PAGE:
CAIRO: The trial of two Al Jazeera journalists was suspended until March 8 Monday; the defendants are to remain released until their trial date.
The court said in Monday’s session that the hearing had to be adjourned as two security officers who were called as witnesses were not present.
When the court convened the defense counsel of journalist Mohamed Fahmy requested that Naguib Sawiris be called as a witness in the case, and also requested that Fahmy be returned his Canadian passport. The judge agreed to grant a copy of the passport, but not the original, as well as to return Baher Mohamed his Egyptian National ID.
Baher Mohamed and Fahmy, employees of Al Jazeera English, were arrested on charges of broadcasting false news Dec. 29, 2013, spent more than a year in prison; their colleague Peter Greste, a dual Australian-Latvian citizen, was deported in late January. Mohamed and Fahmy were released pending their appeal in early February.
Fahmy, who was previously a dual Egyptian-Canadian citizen, renounced his Egyptian citizenship in late December in hopes of also being deported; a presidential decree in December states that the government may deport foreign nationals to serve a sentence or face trial in their home countries if it serves the interests of Egypt.
Following news that Fahmy had renounced his Egyptian citizenship, Al Jazeera stated that they were hopeful he would be released and deported “within hours,” however he remained in jail until a hearing with his co-defendants in which they were released.
Before the trial session, Fahmy told The Cairo Post that he is currently seeking deportation, but that he hopes to re-apply for Egyptian citizenship.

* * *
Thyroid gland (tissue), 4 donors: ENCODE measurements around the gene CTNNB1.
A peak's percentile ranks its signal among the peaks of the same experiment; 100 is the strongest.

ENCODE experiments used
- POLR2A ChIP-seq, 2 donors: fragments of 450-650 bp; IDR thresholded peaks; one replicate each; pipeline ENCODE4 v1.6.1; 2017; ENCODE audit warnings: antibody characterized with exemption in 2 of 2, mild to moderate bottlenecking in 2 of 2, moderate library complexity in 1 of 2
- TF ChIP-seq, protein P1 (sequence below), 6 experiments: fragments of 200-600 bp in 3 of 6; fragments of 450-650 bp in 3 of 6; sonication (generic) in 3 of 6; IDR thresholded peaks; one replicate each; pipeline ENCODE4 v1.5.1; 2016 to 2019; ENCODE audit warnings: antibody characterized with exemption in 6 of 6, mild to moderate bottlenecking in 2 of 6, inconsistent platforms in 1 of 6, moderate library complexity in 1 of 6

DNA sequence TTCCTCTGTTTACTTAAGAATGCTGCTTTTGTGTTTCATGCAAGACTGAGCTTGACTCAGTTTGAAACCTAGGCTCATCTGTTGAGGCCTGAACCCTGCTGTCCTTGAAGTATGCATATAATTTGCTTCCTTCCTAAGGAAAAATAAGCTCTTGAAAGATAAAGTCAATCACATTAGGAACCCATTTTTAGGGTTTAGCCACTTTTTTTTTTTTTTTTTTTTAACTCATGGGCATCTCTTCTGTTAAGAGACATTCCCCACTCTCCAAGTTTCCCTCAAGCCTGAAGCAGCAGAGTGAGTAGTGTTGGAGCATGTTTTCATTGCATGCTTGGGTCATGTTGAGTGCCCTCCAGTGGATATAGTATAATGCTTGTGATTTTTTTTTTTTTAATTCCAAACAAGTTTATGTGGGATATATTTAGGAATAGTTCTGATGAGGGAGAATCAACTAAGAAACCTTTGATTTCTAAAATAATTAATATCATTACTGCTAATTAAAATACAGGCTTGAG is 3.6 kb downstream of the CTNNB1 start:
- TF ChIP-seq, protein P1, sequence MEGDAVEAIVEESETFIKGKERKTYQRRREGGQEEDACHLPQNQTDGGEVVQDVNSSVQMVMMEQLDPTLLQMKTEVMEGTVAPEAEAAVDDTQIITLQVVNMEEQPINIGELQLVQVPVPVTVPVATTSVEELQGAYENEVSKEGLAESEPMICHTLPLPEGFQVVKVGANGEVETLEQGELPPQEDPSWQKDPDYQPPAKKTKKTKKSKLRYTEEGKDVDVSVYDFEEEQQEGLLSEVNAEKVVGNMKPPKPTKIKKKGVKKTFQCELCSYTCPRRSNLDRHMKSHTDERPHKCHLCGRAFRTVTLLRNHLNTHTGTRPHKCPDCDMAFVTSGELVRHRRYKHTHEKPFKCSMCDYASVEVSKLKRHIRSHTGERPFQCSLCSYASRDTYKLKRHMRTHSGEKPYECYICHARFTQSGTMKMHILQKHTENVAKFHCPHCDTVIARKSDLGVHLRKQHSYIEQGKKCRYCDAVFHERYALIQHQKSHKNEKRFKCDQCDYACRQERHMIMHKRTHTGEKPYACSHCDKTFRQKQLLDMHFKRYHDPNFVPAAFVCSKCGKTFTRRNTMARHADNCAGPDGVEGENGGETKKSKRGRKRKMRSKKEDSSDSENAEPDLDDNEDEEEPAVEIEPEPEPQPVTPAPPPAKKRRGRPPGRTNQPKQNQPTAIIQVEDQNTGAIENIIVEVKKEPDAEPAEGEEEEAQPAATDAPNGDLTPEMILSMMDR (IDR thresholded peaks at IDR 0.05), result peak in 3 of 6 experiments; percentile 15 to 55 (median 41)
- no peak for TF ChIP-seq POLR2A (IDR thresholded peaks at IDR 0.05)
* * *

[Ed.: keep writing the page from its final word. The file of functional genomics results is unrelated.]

Having worked for many foreign and Arabic channels, Fahmy said that he “never took sides or harmed his country.”
He also added that he was working for Al Jazeera English only and that he was against the coverage and policies of Al-Jazeera Mubasher; a branch of the Al-Jazeera that was dedicated for covering the Egyptian affairs since the January 25 Revolution in 2011, and was seen by many Egyptians as inciting violence against the country.
“I do not know why I am here,” said Fahmy. He also referred to cassation court’s recent reasoning for overturning June sentences, saying that the court said the investigations were “unserious” and that there had been “no evidence” for violence committed by the journalists.
Before entering the court, Baher told The Cairo Post that “it is a strange feeling” that he is coming today outside the cage, and that he was “slightly” hopeful about his case, especially after the Cassation Court’s ruling.